Litany - Aphesis: The sapience of dying 3.5/5

Reviewed: 4-10-09


1. Solemn
2. Obituary
3. Deomns Lament
4. Plunder thy sons
5. Fly on redemption's wind
6. Dawn
7. New born dark (666)
8. Litany
9. Thanatopsis

These days, it seems like the divide between the haves and the have-nots in the classic doom world has never been greater. The top-shelf acts (Candlemass, Solitude Aeturnus, Heaven and Hell, Memory Garden) are firing on all cylinders and delivering some of the best work of their members' long and distinguished careers. The myriad doom metal hopefuls around the world, although many of them are fine bands in their own right, have simply been unable to keep pace with the inspired genius of the genre leaders. But that doesn't mean that some aren't striving valiantly to close the gap. Greece's Litany are a case in point. The Athenian quintet have been a going concern since 2000, so they had 8 long years to hone their craft before releasing their debut CD, the strangely-titled 'Aphesis: The sapience of dying' on Eat Metal Records. Several Greek fanzines have hailed Litany as their nation's best, greatest hope for doom metal excellence, so I decided to investigate for myself.

First, a word about the packaging. I suspect some site visitors might not click on the link for this review at all because of the vaguely death metal cover artwork and the bizarre CD title. I'll make no apologies for the ill-fitting painting, but the title is more suitable and clever than you might think. "Aphesis" is a Greek word meaning "a letting go", and "sapience" essentially means "wisdom". So the CD title means "letting go: The wisdom of death". If that's not an appropriately bleak and doomy sentiment, then I don't know what is.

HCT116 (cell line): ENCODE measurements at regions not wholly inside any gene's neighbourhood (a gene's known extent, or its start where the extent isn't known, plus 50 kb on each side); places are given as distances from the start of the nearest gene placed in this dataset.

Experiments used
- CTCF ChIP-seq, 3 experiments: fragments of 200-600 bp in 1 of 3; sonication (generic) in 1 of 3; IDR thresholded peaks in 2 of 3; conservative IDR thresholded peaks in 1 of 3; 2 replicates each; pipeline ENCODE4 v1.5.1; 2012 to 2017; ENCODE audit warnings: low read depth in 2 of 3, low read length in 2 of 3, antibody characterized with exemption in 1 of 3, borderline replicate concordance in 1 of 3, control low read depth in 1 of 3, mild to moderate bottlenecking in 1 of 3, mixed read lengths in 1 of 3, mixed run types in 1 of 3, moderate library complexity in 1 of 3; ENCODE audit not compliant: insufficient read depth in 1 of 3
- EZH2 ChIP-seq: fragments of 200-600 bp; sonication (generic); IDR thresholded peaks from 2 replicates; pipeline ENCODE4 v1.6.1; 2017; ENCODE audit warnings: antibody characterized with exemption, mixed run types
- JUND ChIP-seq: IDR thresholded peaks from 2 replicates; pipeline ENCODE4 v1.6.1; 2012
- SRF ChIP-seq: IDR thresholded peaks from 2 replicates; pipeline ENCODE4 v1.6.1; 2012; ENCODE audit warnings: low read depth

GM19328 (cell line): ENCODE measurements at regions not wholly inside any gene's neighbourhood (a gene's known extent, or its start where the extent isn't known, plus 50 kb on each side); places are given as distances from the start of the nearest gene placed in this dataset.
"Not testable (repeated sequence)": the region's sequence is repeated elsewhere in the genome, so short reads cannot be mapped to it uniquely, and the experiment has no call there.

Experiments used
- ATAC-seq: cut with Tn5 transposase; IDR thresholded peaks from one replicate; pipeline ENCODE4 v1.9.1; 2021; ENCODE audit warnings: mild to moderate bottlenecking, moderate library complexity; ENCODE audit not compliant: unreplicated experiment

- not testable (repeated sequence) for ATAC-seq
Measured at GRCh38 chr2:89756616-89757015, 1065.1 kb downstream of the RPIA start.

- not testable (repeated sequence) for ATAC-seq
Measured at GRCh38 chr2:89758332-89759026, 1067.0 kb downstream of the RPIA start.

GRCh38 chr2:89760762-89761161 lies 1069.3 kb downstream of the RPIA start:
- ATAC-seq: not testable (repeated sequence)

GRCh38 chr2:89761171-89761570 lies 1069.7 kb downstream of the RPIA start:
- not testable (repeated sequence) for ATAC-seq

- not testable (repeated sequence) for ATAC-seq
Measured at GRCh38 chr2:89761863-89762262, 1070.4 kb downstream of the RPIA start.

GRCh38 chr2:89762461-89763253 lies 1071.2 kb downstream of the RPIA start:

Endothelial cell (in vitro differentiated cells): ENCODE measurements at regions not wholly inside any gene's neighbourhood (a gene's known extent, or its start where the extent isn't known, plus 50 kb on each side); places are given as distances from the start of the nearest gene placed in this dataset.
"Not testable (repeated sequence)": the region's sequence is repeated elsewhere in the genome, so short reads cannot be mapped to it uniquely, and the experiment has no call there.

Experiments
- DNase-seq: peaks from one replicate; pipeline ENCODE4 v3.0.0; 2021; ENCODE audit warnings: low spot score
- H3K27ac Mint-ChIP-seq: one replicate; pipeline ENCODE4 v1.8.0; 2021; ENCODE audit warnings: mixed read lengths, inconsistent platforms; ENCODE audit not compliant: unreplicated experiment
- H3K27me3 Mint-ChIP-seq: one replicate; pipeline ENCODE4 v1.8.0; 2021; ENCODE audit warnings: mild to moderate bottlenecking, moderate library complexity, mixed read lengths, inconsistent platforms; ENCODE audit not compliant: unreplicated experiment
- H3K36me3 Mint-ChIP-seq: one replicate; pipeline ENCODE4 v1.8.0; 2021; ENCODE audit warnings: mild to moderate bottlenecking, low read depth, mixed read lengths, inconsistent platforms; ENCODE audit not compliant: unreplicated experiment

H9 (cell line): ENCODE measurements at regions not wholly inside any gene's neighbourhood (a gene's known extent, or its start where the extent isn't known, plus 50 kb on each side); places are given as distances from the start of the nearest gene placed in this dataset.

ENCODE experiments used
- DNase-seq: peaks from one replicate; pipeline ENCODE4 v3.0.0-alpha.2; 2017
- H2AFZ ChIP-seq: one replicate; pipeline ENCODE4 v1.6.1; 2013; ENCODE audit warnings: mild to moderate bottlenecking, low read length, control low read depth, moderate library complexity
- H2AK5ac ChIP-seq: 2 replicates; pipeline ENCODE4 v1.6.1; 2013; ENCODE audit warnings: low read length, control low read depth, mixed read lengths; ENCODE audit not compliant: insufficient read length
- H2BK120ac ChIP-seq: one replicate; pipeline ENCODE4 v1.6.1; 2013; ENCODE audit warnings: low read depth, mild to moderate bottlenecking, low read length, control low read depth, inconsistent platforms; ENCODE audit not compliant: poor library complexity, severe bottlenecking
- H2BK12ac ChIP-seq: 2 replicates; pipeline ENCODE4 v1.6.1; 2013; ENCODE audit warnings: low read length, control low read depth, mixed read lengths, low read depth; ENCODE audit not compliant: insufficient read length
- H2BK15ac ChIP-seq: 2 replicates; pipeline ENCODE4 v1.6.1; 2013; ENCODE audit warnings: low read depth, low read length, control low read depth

And it matches the contents of the CD well. Litany offer up an hour of epic doom metal in the fine Solitude Aeturnus tradition, with many of the high-quality riffs of Alex Tsantilis and Panayiotis Drivas bearing marked similarity to those churned out by Solitude's John Perez, all without ever sounding like a copy. But the Solitude Aeturnus comparison doesn't end there, inasmuch as Litany have wisely recognized that some variety in pacing is necessary to hold the listener's attention over the span of a 60-minute doom CD, so there are ample uptempo, more traditional metal moments sprinkled into the plodding somber assault. Vocalist Nick Varsamis may not be a budding superstar, but he has a strong voice and acquits himself quite well on this CD. Importantly, Varsamis manages to sound tuneful, mournful and confident, a trifecta at which many of his peers in the classic doom genre have failed. There were even a few times when he reminded me ever so slightly of Mike Scalzi (The Lord Weird Slough Feg), which can only be a good thing.

My biggest criticism of 'Aphesis' is that Litany sometimes chafe at the fairly rigid boundaries of the classic doom style. For example, there's a blastbeat section in "Demon's lament" and in a couple of tracks Varsamis tosses in some frankly annoying blackened growls that don't really fit the vibe and feel of the music. Additionally, the 60-minute running time suffers from bloat in a few spots, where the songs could have been benefitted from a trim. Did "Fly on redemption's wings" really need to be almost 9 minutes long? Was it necessary for "Thanatopsis" to surpass the 12-minute mark? I would answer both questions in the negative. That said, Litany are hardly the only band afflicted with the too-long-song syndrome these days, as anyone who heard the most recent studio CDs by Iron Maiden and Metallica can readily attest. If you're looking for a CD worthy of a spot amidst the epic doom heavyweights, you won't find it in 'Aphesis'. But if your sights are a little lower, and you're looking for a doom CD that is competitive with the likes of Forsaken, Trinakrius, Thunderstorm, While Heaven Wept and so on, then this Litany debut will fill that niche nicely. A fine and worthy slice of gloom from the Mediterranean.




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